ACA Repeal and Replacement Update 2-23-17

Top Takeaways from the Week: 1) Lawmakers are in recess, holding town halls across the country; 2) Republicans continue to aim to release repeal and replace legislation after returning next week; 3) Governors come to town this weekend for NGA with Medicaid expansion a central issue for discussion; and 4) the Trump Administration has pushed the deadline for issuers to file rates for the Marketplace for the 2018 plan year from May 3 to June 21.

Both chambers of Congress are in recess this week, shifting the debate over the fate of the ACA from Capitol Hill to town halls across the country. Constituents frustrated with efforts to repeal and replace the ACA have publicly confronted lawmakers, indicating a difficult path forward when Congress returns on Monday, February 27.

Signaling the challenges in gaining consensus and sufficient support for replacement legislation, Senate Majority Leader McConnell (R-KY) told reporters on February 17 that he does not expect any Democratic cooperation in replacing the ACA, noting that “it’s clear that in the early months it’s going to be a Republicans-only exercise.”

On February 22, President Trump stated that he expects a replacement plan to come forward in March, a timeline that aligns with Speaker Ryan’s plan to introduce a repeal and replace bill in the House after this week’s recess. It remains unclear whether the Trump Administration intends to release its own plan, or will support a joint plan with Congress.

One the major sticking points for repeal and replace legislation is how to address the 31 states and the District of Columbia that expanded Medicaid under the healthcare law. Republican Governors have taken mixed positions on the issue, with Ohio Governor Kasich (R-OH) on February 19 calling legislation repealing Medicaid expansion a “very bad idea.” Additionally, Sen. Murkowski (R-AK) on February 22 said that she would not vote to eliminate the law’s expansion of Medicaid.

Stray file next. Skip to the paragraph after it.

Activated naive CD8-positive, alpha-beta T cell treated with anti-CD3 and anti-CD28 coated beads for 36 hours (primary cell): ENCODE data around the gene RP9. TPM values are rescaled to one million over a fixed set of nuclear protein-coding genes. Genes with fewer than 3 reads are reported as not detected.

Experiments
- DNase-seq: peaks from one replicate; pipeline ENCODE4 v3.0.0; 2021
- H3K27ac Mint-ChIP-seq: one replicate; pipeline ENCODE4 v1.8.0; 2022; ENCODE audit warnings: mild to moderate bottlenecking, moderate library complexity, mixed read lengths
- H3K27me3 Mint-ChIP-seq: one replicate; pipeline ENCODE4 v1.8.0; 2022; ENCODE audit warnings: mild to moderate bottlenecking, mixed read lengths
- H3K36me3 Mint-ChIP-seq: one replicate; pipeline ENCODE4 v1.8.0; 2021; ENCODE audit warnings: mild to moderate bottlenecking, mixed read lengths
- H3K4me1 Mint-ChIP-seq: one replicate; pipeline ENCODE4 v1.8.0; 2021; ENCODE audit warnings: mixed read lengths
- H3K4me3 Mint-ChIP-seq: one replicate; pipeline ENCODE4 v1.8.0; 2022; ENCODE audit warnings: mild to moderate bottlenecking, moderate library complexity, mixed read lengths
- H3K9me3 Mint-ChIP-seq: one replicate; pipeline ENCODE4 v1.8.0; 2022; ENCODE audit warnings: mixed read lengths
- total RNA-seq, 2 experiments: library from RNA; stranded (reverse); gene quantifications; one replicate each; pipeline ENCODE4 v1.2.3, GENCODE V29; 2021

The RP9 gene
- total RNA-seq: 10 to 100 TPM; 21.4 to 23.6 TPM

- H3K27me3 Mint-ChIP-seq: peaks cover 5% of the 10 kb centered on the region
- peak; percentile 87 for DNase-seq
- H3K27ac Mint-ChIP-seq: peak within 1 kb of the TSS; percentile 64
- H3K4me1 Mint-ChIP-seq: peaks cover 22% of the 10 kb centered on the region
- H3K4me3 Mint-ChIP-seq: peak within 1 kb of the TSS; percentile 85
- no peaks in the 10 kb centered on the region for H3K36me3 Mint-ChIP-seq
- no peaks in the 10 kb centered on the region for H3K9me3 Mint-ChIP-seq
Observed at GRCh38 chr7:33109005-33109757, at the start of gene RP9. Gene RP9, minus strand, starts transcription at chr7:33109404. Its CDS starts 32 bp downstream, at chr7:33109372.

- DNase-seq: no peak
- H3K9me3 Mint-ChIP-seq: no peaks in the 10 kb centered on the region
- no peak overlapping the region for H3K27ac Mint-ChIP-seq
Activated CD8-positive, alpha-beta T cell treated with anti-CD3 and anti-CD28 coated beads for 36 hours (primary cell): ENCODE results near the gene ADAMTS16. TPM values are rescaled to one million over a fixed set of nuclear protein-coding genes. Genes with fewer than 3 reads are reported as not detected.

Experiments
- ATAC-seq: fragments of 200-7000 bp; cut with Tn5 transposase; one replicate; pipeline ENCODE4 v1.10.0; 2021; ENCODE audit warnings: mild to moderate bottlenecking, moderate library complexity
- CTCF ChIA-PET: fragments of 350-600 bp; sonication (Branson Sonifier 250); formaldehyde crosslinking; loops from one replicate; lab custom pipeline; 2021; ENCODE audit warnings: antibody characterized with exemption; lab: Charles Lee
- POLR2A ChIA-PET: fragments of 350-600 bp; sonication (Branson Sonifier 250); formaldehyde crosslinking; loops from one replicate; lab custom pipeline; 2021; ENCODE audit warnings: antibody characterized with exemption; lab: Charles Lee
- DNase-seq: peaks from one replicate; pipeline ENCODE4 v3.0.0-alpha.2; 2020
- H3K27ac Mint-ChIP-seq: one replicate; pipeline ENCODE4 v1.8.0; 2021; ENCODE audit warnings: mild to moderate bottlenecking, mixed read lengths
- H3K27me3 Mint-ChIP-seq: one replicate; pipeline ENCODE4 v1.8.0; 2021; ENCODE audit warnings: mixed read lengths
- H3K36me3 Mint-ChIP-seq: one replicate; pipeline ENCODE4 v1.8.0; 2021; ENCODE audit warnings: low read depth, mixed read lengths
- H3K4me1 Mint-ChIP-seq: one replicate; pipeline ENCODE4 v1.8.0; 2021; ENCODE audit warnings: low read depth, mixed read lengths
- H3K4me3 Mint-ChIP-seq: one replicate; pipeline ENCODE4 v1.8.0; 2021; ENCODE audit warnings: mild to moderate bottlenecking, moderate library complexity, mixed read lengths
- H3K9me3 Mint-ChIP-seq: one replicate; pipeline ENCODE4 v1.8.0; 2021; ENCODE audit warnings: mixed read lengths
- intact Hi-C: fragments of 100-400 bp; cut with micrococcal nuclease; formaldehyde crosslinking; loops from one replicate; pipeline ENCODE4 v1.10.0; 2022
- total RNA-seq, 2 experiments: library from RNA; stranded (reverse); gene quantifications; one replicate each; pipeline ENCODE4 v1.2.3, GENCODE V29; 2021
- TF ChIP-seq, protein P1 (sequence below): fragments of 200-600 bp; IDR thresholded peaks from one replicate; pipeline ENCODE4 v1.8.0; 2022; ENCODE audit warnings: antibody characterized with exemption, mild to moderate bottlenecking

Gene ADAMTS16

Meanwhile, the United Conference of Mayors weighed in on the debate on February 23, sending a letter signed by more than 100 bipartisan Mayors to Congressional leaders, urging them to take into consideration the effect that the repeal of the ACA will have on cities. Letter:

Administrative Activity –
Following the release of a proposed rule to stabilize the Marketplaces, on February 17 CMS released a proposed bulletin announcing new rate filing deadlines, a revised list of key dates for insurers for 2017, and an addendum to its 2018 letter to federally-facilitated Marketplace issuers incorporating the new certification dates. Issuers now have until June 21 to file their rates with the Marketplace. Comments are due by March 7. Bulletin: Key dates: Letter:

The Trump Administration also released guidance on February 23 providing a one year extension for ‘transitional’ health plans, allowing issuers to offer certain plans in the Marketplace that would not otherwise comply with all of the ACA’s regulations through December 31, 2018. Guidance:

Meanwhile, the Trump Administration and the House of Representatives this week asked for a three-month hold on an ongoing lawsuit over payments for cost-sharing reductions, now called House v. Price.  A federal judge previously sided with House Republicans in 2016, prompting the Obama Administration to appeal. An appeals judge stayed any decision until February 21, 2017, however the joint motion by both the House and the Department of Justice asks for the case to remain on hold until at least May 22. In the meantime, insurers will continue to receive CSR payments.

Senate Activity –
On February 17, Senate Finance Committee Ranking Member Wyden (D-OR) and HELP Committee Ranking Member Murray (D-WA) sent a letter to HHS Secretary Price expressing concern that content providing consumer information and resources were removed from, making it difficult to consumers to understand critical protections available to them under the law. Letter:

House Activity –
On February 16, House Freedom Caucus member Rep. Sanford (R-SC) and five cosponsors introduced the Obamacare Replacement Act (H.R. 1072), which would repeal the ACA and replace it by expanding Health Savings Accounts, providing tax deductions for the purchase of insurance, and allowing for the purchase of insurance across state lines. Sen. Paul (R-KY) previously introduced a similar bill in the Senate (S. 222). Press release:

Also on February 16, House Energy & Commerce Committee Chair Walden (R-OR) and 42 cosponsors introduced the Pre-Existing Conditions Protection Act of 2017 (H.R. 1121), which would prohibit the application of pre-existing coverage exclusions and would guarantee availability of health insurance coverage in the individual and group market, contingent on legislation repealing the ACA. Press release: Bill text: